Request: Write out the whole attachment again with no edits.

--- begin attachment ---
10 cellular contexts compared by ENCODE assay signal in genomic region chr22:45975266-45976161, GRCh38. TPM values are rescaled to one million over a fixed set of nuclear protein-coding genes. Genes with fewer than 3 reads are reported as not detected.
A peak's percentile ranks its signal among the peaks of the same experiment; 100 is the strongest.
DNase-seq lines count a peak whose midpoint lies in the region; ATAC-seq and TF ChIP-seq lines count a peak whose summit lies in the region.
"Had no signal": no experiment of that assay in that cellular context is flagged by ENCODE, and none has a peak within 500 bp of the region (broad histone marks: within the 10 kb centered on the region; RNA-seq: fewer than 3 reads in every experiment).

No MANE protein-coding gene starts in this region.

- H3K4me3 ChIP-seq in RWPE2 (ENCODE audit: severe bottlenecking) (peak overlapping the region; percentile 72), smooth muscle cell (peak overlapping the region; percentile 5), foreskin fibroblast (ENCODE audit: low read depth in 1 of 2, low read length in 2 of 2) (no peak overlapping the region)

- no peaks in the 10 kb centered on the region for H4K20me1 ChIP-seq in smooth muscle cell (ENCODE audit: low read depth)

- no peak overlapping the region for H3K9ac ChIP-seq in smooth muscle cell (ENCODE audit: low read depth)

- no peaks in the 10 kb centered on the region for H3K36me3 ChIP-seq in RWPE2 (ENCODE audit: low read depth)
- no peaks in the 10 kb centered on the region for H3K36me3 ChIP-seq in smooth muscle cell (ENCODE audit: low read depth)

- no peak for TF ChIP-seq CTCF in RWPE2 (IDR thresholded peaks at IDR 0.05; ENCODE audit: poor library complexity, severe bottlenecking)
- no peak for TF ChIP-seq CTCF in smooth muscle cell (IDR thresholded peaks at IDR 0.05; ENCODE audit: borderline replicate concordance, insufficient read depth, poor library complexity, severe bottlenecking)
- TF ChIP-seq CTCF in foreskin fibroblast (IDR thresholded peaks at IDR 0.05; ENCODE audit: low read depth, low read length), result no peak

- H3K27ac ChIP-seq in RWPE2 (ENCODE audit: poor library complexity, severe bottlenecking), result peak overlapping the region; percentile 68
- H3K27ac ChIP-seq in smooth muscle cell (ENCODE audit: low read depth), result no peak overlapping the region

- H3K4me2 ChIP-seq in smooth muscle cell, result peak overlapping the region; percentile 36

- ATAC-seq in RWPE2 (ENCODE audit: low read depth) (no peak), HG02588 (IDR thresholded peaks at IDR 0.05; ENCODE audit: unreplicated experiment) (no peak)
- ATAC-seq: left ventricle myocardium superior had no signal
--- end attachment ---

10 cellular contexts compared by ENCODE assay signal in genomic region chr22:45975266-45976161, GRCh38. TPM values are rescaled to one million over a fixed set of nuclear protein-coding genes. Genes with fewer than 3 reads are reported as not detected.
A peak's percentile ranks its signal among the peaks of the same experiment; 100 is the strongest.
DNase-seq lines count a peak whose midpoint lies in the region; ATAC-seq and TF ChIP-seq lines count a peak whose summit lies in the region.
"Had no signal": no experiment of that assay in that cellular context is flagged by ENCODE, and none has a peak within 500 bp of the region (broad histone marks: within the 10 kb centered on the region; RNA-seq: fewer than 3 reads in every experiment).

No MANE protein-coding gene starts in this region.

- H3K4me3 ChIP-seq in RWPE2 (ENCODE audit: severe bottlenecking) (peak overlapping the region; percentile 72), smooth muscle cell (peak overlapping the region; percentile 5), foreskin fibroblast (ENCODE audit: low read depth in 1 of 2, low read length in 2 of 2) (no peak overlapping the region)

- no peaks in the 10 kb centered on the region for H4K20me1 ChIP-seq in smooth muscle cell (ENCODE audit: low read depth)

- no peak overlapping the region for H3K9ac ChIP-seq in smooth muscle cell (ENCODE audit: low read depth)

- no peaks in the 10 kb centered on the region for H3K36me3 ChIP-seq in RWPE2 (ENCODE audit: low read depth)
- no peaks in the 10 kb centered on the region for H3K36me3 ChIP-seq in smooth muscle cell (ENCODE audit: low read depth)

- no peak for TF ChIP-seq CTCF in RWPE2 (IDR thresholded peaks at IDR 0.05; ENCODE audit: poor library complexity, severe bottlenecking)
- no peak for TF ChIP-seq CTCF in smooth muscle cell (IDR thresholded peaks at IDR 0.05; ENCODE audit: borderline replicate concordance, insufficient read depth, poor library complexity, severe bottlenecking)
- TF ChIP-seq CTCF in foreskin fibroblast (IDR thresholded peaks at IDR 0.05; ENCODE audit: low read depth, low read length), result no peak

- H3K27ac ChIP-seq in RWPE2 (ENCODE audit: poor library complexity, severe bottlenecking), result peak overlapping the region; percentile 68
- H3K27ac ChIP-seq in smooth muscle cell (ENCODE audit: low read depth), result no peak overlapping the region

- H3K4me2 ChIP-seq in smooth muscle cell, result peak overlapping the region; percentile 36

- ATAC-seq in RWPE2 (ENCODE audit: low read depth) (no peak), HG02588 (IDR thresholded peaks at IDR 0.05; ENCODE audit: unreplicated experiment) (no peak)
- ATAC-seq: left ventricle myocardium superior had no signal